Tradition has it that the original Monastery of Valamo was founded in the 12th century or no later than the 14th century. New Valamo or New Valaam is an Orthodox monastery in Heinävesi. The monastery was established in 1940, when some 190 monks from Valamo Monastery in Karelia were evacuated from their old abode on a group of islands in Lake Laatokka (Ladoga) to Eastern Finland. The old Valamo Monastery was quite soon after the outbreak of the Winter War occupied by the armed forces of the Soviet Union.
After a temporary dwelling place the monks decided to settle down in Heinävesi in Eastern Finland. The choice fell on a mansion in Papinniemi, Heinävesi, after the monks had found there, quite surprisingly, an icon of St. Sergius and St. Herman, the founders of Valaam (Valamo) monastery in the 12th century. The monks considered this to be a sign from God. Having received evacuees from the Konevsky (Konevitsa) and Pechenga (Petsamo) monasteries, it is now the only monastery for men of the Finnish Orthodox Church.
There is a museum in Valamo monastery exhibiting the life in Orthodox monasteries from 18th century to present. The exhibition also shows the rebuilding of the monastery in Heinävesi, its ecclesiastical and social relationships and its publishing activities. The liturgical items reveal the high level of technical and artistic expertise that the Russian craft and design industry had achieved.
Only some of the monastery’s treasures are on display. These artefacts are mainly from the 19th century, although some are even from the 17th and 18th centuries. Similar objects are usually not seen, even in church, as the communion objects, the benediction crosses and the ecclesiastical textiles are stored in the sanctuary and the storage areas. The old artefacts are still in use, even though most of them are rarely used.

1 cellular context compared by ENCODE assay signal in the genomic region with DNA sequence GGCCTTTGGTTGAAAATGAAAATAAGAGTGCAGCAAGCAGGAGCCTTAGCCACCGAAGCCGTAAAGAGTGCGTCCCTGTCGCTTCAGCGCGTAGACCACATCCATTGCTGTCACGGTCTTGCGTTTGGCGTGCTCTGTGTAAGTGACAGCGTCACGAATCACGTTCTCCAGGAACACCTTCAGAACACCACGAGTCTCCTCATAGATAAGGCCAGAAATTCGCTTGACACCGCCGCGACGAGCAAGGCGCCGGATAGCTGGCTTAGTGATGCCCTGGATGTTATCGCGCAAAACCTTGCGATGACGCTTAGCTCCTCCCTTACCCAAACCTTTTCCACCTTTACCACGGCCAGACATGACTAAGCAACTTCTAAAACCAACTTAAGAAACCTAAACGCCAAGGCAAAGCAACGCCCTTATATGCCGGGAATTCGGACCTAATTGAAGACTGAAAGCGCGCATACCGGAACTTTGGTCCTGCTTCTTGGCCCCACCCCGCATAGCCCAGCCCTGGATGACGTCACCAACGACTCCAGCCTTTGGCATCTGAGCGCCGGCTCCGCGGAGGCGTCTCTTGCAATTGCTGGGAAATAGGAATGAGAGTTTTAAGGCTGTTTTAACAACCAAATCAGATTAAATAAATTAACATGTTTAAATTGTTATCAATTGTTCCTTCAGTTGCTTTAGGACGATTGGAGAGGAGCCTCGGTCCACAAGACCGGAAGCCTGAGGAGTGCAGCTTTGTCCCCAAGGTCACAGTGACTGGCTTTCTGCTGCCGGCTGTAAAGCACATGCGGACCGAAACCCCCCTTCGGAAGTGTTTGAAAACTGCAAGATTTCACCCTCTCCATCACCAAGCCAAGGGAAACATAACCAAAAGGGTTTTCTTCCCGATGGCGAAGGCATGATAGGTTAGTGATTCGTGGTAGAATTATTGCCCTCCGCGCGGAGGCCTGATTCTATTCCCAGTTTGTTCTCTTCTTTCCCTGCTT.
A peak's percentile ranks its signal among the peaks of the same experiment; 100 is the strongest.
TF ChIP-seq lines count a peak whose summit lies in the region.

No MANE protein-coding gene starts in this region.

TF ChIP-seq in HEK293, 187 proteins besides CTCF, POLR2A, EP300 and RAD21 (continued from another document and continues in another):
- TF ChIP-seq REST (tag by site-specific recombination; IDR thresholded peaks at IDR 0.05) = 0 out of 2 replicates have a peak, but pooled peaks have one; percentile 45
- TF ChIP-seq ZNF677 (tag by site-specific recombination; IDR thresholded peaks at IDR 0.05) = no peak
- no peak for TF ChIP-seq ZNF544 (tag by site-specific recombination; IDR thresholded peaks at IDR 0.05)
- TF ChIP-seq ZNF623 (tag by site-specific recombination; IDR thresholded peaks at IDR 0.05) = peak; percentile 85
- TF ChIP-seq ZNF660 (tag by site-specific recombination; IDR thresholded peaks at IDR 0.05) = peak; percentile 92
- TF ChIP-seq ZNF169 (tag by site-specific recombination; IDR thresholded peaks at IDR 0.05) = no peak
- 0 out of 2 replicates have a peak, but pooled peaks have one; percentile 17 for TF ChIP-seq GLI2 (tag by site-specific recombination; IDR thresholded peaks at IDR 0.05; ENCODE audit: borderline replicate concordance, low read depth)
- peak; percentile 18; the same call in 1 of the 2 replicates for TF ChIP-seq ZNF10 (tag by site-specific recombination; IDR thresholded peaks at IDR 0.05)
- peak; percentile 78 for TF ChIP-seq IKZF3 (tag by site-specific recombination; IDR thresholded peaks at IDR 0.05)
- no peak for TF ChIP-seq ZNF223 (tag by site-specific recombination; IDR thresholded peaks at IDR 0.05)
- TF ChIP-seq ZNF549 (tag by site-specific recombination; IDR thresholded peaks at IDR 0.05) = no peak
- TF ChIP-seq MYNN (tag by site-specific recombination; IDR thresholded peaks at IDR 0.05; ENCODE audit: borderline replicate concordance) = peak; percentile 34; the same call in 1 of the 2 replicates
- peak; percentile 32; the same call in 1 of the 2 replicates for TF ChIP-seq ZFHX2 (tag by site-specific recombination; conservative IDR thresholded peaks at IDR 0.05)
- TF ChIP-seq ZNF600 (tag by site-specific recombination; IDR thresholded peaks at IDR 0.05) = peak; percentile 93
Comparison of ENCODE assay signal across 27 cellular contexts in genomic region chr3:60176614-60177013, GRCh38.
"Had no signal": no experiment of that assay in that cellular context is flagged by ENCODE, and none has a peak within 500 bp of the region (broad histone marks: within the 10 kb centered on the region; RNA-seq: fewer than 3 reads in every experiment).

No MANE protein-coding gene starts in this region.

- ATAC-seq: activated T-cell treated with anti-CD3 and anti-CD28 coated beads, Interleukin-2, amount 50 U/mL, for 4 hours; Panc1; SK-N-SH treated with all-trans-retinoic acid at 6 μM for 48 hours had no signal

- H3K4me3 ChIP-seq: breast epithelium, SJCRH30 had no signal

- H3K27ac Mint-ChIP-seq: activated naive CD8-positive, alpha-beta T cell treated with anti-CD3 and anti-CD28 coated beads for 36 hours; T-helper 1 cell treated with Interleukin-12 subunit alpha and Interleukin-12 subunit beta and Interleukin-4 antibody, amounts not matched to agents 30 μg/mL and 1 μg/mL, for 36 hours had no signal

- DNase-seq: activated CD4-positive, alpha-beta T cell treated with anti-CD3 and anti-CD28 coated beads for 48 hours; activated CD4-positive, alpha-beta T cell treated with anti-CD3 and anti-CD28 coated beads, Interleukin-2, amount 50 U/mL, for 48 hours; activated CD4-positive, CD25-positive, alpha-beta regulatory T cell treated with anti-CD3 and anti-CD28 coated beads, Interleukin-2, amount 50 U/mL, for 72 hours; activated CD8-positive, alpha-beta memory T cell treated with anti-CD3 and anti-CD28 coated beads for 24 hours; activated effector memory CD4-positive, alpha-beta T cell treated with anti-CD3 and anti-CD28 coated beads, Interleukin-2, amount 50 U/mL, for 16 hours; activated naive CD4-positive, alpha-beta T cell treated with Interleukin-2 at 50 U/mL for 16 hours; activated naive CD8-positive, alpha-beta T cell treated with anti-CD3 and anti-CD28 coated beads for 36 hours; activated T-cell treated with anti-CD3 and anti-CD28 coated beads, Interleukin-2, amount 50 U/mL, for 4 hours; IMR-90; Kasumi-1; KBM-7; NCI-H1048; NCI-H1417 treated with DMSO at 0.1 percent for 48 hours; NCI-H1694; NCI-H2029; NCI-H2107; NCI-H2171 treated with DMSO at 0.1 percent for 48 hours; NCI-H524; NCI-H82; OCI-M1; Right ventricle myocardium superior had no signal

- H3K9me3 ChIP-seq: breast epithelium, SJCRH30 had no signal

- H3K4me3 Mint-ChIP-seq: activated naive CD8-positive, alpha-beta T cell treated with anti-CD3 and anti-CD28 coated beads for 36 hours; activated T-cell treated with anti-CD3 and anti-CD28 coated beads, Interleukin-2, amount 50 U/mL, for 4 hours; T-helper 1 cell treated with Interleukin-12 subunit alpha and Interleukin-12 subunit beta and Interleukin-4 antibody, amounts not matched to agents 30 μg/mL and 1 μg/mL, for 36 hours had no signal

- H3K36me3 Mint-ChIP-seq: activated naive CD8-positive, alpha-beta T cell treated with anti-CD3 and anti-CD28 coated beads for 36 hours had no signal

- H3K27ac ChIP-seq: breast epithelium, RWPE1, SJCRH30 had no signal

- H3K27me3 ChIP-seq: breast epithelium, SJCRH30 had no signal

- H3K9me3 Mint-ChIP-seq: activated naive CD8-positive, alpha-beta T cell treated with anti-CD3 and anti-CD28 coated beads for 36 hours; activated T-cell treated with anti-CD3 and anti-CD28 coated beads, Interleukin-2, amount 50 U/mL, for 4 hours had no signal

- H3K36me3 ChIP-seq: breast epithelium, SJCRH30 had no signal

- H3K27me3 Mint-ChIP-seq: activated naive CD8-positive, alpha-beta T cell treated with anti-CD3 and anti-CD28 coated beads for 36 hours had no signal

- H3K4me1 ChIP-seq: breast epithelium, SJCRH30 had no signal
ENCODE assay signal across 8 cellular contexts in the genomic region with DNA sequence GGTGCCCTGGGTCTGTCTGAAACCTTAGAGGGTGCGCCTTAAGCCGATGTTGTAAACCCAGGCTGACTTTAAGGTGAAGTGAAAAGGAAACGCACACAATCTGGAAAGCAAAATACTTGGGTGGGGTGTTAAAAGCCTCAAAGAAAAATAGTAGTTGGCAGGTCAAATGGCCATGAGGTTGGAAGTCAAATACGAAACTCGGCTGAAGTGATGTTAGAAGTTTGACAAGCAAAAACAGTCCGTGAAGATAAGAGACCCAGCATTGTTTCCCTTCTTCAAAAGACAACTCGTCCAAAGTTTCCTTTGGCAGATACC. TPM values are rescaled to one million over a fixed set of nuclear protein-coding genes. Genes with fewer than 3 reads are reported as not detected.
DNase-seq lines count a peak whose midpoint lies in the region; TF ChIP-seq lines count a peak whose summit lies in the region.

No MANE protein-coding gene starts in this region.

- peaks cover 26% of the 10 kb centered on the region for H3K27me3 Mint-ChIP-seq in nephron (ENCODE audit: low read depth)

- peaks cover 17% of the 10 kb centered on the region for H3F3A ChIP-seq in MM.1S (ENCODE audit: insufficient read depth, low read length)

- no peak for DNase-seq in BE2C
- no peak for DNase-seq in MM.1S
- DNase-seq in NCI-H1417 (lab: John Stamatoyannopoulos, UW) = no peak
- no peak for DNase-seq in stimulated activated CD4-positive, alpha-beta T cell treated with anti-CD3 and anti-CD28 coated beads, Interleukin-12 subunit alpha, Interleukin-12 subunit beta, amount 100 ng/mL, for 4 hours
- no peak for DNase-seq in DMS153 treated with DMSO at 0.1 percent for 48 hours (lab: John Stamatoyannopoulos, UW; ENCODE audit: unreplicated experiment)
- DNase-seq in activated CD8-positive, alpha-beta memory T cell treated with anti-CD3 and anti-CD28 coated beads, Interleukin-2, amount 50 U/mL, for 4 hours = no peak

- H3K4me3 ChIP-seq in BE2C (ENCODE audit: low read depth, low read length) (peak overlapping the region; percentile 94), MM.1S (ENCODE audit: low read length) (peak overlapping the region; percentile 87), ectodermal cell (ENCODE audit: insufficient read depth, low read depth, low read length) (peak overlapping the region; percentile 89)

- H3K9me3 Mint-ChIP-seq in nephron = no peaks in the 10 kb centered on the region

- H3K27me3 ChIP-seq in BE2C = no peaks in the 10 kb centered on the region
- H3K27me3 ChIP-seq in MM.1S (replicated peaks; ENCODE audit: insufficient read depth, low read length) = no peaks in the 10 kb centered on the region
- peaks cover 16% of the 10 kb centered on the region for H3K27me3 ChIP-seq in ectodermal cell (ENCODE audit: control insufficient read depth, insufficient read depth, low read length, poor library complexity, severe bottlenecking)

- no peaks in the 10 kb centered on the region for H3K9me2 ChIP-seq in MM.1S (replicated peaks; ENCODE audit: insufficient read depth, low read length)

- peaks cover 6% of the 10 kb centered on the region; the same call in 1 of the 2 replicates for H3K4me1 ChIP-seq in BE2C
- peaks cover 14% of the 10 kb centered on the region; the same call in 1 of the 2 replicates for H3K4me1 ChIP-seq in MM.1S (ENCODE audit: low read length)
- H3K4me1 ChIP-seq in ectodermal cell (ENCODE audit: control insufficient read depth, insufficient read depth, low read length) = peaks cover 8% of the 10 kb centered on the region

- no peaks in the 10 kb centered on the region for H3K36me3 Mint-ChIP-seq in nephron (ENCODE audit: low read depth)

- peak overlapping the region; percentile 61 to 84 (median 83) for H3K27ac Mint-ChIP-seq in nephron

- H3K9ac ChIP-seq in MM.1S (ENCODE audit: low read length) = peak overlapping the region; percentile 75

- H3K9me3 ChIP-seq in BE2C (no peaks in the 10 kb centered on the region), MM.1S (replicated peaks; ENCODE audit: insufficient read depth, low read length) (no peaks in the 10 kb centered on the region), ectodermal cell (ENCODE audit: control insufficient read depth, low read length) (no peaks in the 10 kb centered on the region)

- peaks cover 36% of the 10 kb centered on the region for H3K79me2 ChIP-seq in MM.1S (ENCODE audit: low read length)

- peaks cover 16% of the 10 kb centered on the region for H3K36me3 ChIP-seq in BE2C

The cultural centre also hosts special collections on a temporary basis. The Monastery of Valamo has its own restaurant, accommodation and diverse tourist services.
References: Wikipedia, Museums of Southern Savo
Derbent is the southernmost city in Russia, occupying the narrow gateway between the Caspian Sea and the Caucasus Mountains connecting the Eurasian steppes to the north and the Iranian Plateau to the south. Derbent claims to be the oldest city in Russia with historical documentation dating to the 8th century BCE. Due to its strategic location, over the course of history, the city changed ownership many times, particularly among the Persian, Arab, Mongol, Timurid, Shirvan and Iranian kingdoms.
Derbent has archaeological structures over 5,000 years old. As a result of this geographic peculiarity, the city developed between two walls, stretching from the mountains to the sea. These fortifications were continuously employed for a millennium and a half, longer than any other extant fortress in the world.
A traditionally and historically Iranian city, the first intensive settlement in the Derbent area dates from the 8th century BC. The site was intermittently controlled by the Persian monarchs, starting from the 6th century BC. Until the 4th century AD, it was part of Caucasian Albania which was a satrap of the Achaemenid Persian Empire. In the 5th century Derbent functioned as a border fortress and the seat of Sassanid Persians. Because of its strategic position on the northern branch of the Silk Route, the fortress was contested by the Khazars in the course of the Khazar-Arab Wars. In 654, Derbent was captured by the Arabs.
The Sassanid fortress does not exist any more, as the famous Derbent fortress as it stands today was built from the 12th century onward. Derbent became a strong military outpost and harbour of the Sassanid empire. During the 5th and 6th centuries, Derbent also became an important center for spreading the Christian faith in the Caucasus.
The site continued to be of great strategic importance until the 19th century. Today the fortifications consist of two parallel defence walls and Naryn-Kala Citadel. The walls are 3.6km long, stretching from the sea up to the mountains. They were built from stone and had 73 defence towers. 9 out of the 14 original gates remain.
In Naryn-Kala Citadel most of the old buildings, including a palace and a church, are now in ruins. It also holds baths and one of the oldest mosques in the former USSR.
In 2003, UNESCO included the old part of Derbent with traditional buildings in the World Heritage List.